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for men (Ps.lxviii. 18. Eph. iv.8)"; thus did He enter into His glory, and bear our redeemed humanity,far above all heavens (Eph. iv. 10), into the very presence of God, into “that place of all places in the universe of things in situation most eminent, in quality most holy, in dignity most excellent, in glory most illustrious, the inmost sanctuary of God's temple above?." Having stated this, the Creed passes on to speak of what He does in the highest heavens. He sitteth, it says, at the right hand of God, the Father, Almighty. Now God is a Spirit (Jn. iv. 24), and hath not hands like a man. Therefore we must understand, by this sessions at God's right hand, that in the heavens our Lord now occupies the place of greatest honour, of most exalted majesty“,

i Compare also the Proper Psalms appointed for Ascension-Day, the eighth, fifteenth, twenty-first, twenty-fourth, forty-seventh, and one hundred and eighth.

Barrow's sermon on the Ascension. Compare the words of Pearson, On the Creed, Art. vi.: “whatsoever heaven is higher than all the rest which are called heavens; whatsoever sanctuary is holier than all which are called holies; whatsoever place is of greatest dignity in all those courts above, into that place did He ascend, where in the splendour of His Deity He was before He took upon Him our humanity.”

3 We must not understand His session as determining any posture of His body in the heavens, for in one place St Paul merely says, that He is at the right hand of God (Rom. viii. 34, 1 Pet. iii. 22), and St Stephen affirmed that He saw Him standing on the right hand of God (Acts vii. 56). The word signifies (i) habitation, possession, and continuance; (ii) rest and quietness; (iii) dominion, sovereignty, and majesty. Ipsum verbum sedere regni significat potestatem. Pearson On the Creed, Art. vi.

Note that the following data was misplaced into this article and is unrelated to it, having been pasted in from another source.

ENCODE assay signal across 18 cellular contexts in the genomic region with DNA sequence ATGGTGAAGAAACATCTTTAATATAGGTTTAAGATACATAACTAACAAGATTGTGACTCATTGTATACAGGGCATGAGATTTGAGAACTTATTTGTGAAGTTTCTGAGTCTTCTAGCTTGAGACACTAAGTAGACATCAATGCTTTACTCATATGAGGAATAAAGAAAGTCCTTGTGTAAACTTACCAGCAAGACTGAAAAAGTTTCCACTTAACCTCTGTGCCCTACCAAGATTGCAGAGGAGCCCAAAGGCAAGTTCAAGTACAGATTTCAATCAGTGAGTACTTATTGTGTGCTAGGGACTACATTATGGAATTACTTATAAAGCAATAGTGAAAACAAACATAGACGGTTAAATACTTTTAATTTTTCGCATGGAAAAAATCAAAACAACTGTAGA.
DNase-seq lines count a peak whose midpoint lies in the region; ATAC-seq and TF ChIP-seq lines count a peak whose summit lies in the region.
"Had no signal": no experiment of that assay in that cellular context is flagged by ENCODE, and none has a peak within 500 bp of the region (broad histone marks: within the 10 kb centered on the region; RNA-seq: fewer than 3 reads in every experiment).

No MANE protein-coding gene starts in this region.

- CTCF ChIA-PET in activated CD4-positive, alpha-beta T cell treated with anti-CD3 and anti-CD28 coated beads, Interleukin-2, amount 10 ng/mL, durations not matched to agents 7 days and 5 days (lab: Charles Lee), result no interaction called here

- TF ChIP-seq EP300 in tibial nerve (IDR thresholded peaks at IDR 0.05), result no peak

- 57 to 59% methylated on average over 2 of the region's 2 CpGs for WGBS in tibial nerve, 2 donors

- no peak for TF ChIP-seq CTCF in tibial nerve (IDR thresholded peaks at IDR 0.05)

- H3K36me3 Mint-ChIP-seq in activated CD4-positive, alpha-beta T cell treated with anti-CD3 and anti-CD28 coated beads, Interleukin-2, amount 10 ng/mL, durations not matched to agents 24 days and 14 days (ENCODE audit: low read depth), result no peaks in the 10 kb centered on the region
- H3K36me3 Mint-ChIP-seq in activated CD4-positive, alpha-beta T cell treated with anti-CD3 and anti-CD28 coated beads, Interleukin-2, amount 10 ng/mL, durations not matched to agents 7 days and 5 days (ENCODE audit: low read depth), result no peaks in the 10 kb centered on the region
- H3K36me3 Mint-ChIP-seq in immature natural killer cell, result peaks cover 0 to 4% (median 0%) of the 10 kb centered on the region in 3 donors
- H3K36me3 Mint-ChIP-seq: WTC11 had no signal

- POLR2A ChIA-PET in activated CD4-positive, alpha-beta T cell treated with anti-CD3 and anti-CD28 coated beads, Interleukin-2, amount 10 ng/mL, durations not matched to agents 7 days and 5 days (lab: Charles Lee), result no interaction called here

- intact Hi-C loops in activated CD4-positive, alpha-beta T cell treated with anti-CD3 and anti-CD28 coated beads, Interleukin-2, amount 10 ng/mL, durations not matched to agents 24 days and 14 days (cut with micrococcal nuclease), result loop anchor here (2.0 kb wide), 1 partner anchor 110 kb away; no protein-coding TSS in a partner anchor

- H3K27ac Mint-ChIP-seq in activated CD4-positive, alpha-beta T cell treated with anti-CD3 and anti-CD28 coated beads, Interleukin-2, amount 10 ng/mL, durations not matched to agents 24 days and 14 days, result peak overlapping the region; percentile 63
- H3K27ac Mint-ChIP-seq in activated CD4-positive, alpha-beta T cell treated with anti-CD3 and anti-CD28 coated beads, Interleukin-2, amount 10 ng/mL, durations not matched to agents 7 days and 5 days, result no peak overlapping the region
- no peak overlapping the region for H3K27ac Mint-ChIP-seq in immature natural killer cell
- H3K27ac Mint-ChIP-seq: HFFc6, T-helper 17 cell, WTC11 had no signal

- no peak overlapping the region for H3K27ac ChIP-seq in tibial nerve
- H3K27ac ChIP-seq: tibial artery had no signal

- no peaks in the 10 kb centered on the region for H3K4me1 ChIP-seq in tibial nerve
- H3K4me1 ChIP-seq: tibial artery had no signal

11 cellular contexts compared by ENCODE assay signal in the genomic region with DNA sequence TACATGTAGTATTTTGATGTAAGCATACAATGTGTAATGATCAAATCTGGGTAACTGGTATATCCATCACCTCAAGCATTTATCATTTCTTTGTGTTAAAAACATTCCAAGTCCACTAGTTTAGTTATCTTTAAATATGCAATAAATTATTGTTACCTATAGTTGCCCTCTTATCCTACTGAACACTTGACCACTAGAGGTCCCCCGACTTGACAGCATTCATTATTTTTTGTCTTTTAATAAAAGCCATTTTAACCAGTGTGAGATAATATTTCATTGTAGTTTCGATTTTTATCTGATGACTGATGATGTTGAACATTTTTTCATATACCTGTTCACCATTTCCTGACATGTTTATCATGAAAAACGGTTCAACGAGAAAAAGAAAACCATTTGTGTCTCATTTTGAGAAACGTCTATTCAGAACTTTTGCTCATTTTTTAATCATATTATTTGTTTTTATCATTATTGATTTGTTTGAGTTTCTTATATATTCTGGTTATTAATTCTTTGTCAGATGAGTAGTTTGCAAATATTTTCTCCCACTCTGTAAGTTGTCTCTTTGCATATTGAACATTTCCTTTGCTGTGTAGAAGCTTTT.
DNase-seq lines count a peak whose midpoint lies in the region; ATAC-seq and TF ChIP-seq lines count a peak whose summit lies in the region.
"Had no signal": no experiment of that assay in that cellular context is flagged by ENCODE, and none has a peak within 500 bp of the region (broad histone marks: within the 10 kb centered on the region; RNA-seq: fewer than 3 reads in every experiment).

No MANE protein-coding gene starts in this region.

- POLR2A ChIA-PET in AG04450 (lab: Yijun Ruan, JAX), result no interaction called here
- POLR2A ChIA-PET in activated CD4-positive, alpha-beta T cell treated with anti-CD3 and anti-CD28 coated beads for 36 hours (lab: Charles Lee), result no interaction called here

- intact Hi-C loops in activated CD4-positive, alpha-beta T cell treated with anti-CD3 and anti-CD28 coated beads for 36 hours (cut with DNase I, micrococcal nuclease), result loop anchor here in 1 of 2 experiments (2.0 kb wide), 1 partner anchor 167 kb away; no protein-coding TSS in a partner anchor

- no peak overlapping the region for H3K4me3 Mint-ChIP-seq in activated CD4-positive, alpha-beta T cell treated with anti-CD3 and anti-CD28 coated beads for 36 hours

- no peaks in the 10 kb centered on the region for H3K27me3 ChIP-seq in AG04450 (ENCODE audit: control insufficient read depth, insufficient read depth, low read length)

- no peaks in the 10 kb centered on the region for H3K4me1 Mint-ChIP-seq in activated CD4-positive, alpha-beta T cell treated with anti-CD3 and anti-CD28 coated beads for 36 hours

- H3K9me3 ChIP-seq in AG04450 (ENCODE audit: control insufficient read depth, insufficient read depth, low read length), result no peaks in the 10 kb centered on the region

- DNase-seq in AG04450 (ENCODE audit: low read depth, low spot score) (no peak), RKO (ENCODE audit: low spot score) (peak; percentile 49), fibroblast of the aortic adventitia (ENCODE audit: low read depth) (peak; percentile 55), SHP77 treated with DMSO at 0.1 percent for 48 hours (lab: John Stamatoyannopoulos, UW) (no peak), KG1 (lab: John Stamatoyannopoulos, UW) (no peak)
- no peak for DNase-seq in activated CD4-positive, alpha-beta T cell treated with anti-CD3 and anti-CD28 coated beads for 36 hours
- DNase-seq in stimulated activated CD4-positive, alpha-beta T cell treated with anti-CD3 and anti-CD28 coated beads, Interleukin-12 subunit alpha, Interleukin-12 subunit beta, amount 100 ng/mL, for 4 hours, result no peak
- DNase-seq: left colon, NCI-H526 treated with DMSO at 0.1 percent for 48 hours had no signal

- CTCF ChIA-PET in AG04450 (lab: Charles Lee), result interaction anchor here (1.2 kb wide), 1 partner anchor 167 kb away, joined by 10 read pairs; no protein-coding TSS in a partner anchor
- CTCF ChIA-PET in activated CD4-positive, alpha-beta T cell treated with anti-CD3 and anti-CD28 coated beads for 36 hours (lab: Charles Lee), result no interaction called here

4 “Because the most honourable place amongst men is the right hand, as when Bathsheba went unto King Solomon, he sat down on his throne, and caused a seat to be set for the king's mother, and she sat on his right hand (1 Kings ii. 19, compare also Matt. xx. 21), therefore the right hand of God signifies the glorious majesty of God.” Pearson On the Creed, Art. VI.

and of most perfect bliss, and that God hath conferred upon Him all pre-eminence of dignity, power, favour, and felicity.